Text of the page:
I love the restoration industry as a profession and my passion is in operations. There is nothing I enjoy more than process and order, developing it and the excitement of doing it in a world with intricacies and challenges. I love even more when processes, systems, and orders are followed consistently. In classes, we focus on standards of care that often become integral to companies’ SOPs, safety practices, workflows, and more. The reality is that drafting an SOP and distributing it does not make it so; culture and engagement are the keys.
A good restoration friend of mine, Chris Zahlis, the owner of Restoration 1 of Columbia-College Park-Annapolis, referred to the movements that naturally happen within an organization or in any given moment as “muscle memory.” Muscle Memory is a great way to describe the moment when the processes, procedures, and order become the culture of the company.
Culture is not just the “practices”, but also the attitudes and values and other characteristics that ultimately impact every facet of the organization and its outcomes.
One of our shared values is priding ourselves on our presentation and professionalism as a company. This value applies to our dress, communications, building, vehicles, equipment, and more. Although most of us in our organization think it is never good enough, our warehouse is typically organized and clean. I get on-going positive feedback about our warehouse and there is certainly methodology, process, and order but it is really just part of our culture. Nobody is “in-charge” of the warehouse; everyone naturally pitches in, tidies, and keeps it looking good.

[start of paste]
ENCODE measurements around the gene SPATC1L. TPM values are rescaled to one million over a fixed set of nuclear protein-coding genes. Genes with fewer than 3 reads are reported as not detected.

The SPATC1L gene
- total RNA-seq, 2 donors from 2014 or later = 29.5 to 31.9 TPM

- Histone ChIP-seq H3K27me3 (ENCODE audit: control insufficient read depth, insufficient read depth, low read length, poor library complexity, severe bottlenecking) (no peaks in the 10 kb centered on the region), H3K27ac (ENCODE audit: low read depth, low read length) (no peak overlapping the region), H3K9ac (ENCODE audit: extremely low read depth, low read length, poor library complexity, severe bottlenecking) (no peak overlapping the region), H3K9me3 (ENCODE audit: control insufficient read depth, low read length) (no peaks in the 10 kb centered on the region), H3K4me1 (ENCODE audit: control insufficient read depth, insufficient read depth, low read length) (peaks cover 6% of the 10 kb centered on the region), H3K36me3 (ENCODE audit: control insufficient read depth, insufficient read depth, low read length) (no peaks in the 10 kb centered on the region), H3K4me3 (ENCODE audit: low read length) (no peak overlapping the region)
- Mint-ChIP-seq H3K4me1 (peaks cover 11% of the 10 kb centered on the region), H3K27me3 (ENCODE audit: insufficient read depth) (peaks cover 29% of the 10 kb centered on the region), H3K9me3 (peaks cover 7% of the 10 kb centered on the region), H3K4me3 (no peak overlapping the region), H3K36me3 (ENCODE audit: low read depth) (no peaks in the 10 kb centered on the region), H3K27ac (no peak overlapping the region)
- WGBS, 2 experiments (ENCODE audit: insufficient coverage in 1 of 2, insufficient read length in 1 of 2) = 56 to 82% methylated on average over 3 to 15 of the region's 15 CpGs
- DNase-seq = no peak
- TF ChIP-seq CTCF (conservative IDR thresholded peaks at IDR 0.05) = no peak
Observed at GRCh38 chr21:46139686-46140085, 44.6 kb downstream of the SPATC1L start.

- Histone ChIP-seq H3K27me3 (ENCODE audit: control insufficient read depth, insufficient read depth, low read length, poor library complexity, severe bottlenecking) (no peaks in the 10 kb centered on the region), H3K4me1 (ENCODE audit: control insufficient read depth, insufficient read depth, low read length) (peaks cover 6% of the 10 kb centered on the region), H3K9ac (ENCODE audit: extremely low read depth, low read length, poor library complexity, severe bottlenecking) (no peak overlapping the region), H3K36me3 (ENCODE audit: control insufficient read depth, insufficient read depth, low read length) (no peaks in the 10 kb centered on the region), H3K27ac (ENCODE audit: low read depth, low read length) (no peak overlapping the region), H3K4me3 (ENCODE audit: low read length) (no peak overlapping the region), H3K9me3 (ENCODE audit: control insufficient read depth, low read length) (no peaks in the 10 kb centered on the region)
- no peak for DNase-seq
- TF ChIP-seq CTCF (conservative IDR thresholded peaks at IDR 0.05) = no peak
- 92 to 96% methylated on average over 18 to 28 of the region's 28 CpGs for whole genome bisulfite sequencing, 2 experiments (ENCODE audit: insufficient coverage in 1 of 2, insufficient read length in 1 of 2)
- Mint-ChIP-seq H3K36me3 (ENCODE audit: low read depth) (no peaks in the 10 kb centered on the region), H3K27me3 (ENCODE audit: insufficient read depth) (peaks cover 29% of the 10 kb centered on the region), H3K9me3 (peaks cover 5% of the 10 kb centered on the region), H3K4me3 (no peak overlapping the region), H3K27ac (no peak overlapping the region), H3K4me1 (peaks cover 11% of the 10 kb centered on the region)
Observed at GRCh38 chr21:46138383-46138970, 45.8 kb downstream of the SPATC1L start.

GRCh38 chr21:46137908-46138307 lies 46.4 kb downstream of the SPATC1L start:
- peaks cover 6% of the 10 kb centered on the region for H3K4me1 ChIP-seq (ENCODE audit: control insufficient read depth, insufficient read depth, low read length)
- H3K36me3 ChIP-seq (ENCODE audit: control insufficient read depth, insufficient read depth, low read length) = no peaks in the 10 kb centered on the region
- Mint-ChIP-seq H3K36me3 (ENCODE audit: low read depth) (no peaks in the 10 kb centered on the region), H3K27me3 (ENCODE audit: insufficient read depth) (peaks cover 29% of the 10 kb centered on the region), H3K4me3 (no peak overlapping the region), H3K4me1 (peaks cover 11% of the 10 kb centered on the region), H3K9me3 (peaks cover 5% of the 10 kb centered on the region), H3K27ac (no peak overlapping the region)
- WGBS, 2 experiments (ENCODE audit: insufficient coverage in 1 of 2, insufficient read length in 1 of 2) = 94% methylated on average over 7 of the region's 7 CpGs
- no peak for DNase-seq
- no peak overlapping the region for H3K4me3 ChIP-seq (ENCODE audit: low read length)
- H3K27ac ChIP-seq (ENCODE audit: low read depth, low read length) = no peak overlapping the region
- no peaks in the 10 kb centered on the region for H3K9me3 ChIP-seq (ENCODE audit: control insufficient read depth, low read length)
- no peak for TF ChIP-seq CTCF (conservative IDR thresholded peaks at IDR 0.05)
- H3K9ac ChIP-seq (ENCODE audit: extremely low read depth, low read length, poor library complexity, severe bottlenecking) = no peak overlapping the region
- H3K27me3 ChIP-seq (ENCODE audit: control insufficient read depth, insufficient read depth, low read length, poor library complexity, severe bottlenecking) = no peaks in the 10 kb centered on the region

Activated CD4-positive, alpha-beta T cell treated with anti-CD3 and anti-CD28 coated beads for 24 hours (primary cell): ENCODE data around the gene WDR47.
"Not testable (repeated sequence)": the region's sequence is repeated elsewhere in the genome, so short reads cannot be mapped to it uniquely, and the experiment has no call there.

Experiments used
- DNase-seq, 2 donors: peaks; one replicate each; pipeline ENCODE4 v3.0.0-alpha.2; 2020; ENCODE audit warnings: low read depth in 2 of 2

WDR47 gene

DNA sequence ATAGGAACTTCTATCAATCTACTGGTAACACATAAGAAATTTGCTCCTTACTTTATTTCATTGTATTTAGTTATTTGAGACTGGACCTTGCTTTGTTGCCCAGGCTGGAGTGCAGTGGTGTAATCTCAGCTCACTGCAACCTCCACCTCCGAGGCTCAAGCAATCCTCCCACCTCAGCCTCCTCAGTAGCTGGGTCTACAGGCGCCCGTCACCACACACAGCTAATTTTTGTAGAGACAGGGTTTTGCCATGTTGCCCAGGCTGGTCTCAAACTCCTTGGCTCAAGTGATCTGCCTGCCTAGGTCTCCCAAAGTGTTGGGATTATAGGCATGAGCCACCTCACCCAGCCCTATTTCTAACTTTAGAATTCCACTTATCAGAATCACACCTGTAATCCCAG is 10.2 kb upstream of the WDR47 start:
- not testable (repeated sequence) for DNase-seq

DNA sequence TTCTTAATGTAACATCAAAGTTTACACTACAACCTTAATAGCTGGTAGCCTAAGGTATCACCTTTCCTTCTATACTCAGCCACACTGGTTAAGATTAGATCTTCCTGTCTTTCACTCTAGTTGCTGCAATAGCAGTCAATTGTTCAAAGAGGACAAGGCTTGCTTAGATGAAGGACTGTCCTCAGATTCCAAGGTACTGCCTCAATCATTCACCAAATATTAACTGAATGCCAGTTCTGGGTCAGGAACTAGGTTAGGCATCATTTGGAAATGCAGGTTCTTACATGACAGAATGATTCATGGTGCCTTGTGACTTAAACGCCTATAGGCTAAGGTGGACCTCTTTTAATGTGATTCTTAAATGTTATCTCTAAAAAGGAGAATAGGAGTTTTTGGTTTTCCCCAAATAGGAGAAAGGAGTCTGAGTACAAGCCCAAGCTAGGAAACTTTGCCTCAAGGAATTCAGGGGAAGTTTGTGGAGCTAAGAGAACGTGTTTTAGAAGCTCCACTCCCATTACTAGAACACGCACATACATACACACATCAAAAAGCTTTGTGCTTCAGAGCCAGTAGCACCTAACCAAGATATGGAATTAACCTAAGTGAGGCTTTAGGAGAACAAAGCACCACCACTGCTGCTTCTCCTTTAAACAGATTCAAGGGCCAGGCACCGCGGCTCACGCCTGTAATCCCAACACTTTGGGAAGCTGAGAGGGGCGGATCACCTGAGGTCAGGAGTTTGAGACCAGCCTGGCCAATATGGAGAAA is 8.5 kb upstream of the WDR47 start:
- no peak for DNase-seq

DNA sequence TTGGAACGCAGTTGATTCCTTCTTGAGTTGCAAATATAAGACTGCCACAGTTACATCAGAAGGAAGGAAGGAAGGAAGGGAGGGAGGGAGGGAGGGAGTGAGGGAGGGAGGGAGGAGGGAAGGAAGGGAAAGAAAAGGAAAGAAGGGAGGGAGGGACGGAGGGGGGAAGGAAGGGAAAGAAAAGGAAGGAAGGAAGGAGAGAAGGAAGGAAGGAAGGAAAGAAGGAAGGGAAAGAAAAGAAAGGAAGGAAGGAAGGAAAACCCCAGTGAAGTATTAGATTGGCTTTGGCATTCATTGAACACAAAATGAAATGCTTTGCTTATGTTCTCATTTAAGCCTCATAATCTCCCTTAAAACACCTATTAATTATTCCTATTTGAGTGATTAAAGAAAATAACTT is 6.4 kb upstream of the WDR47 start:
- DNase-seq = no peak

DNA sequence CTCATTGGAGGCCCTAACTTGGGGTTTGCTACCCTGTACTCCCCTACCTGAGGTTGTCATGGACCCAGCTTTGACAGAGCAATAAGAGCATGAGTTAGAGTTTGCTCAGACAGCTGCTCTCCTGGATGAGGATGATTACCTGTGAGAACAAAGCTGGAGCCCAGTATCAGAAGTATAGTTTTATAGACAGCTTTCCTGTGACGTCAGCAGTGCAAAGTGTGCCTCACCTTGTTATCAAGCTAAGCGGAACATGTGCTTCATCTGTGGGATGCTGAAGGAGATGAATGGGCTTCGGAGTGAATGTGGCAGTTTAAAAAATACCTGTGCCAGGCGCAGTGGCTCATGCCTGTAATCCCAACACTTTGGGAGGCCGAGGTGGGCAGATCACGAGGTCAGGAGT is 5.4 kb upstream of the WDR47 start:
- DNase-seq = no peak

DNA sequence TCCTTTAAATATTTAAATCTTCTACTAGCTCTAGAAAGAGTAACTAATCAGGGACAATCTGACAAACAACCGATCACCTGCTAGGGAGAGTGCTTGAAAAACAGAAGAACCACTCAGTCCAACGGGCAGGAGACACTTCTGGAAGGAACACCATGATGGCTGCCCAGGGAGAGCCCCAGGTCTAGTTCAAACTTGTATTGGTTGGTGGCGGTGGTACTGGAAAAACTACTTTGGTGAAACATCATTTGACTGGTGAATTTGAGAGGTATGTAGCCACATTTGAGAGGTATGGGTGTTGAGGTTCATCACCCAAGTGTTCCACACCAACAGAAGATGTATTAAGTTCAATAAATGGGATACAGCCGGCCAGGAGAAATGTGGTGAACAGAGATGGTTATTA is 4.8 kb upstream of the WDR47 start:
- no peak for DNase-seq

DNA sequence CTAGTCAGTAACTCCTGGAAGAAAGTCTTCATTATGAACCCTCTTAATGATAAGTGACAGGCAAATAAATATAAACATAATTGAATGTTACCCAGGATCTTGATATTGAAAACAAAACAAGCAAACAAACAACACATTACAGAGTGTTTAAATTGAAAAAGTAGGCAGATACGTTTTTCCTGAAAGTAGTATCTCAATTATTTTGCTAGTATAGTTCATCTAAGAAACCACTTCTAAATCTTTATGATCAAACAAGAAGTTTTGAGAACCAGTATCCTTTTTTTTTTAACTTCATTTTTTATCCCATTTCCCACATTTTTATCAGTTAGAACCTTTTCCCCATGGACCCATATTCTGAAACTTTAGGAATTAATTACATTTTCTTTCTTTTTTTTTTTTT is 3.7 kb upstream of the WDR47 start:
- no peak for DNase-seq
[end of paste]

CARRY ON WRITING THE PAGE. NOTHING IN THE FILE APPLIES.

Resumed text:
Messy Vehicles and Culture Change
In spite of our values, clearly written expectations, making random announcements, holding individuals accountable, we have been challenged to keep the fleet, specifically the interiors, of our vehicles up to company standards. Why? It is part of our culture to keep our warehouse neat, orderly, and everything in its place and it is not part of our culture to keep the interior of the vehicles in pristine condition? Why is it not part of the company culture? How do you change the culture?
What are the options in tackling this cultural shift? Let’s try consistently leading with some standby clichés that have a track record of being effective:
Inspect what you expect
Keep it front and center (consistently)
Lead by example
It is time for a change. The leadership talked about it and showed passion. We committed to weekly inspections, publicly praised, tweaked forms and processes, and after a couple of months, the culture started to change. People would walk up to me with pride and joy, “I cleaned my vehicle!”
Then, for the leadership, everything else became more important and the momentum of the cultural shift stopped. As soon as the elements that contribute to the culture shift stop or are inconsistently (Inconsistency, The Silent Enemy) exemplified it will unravel.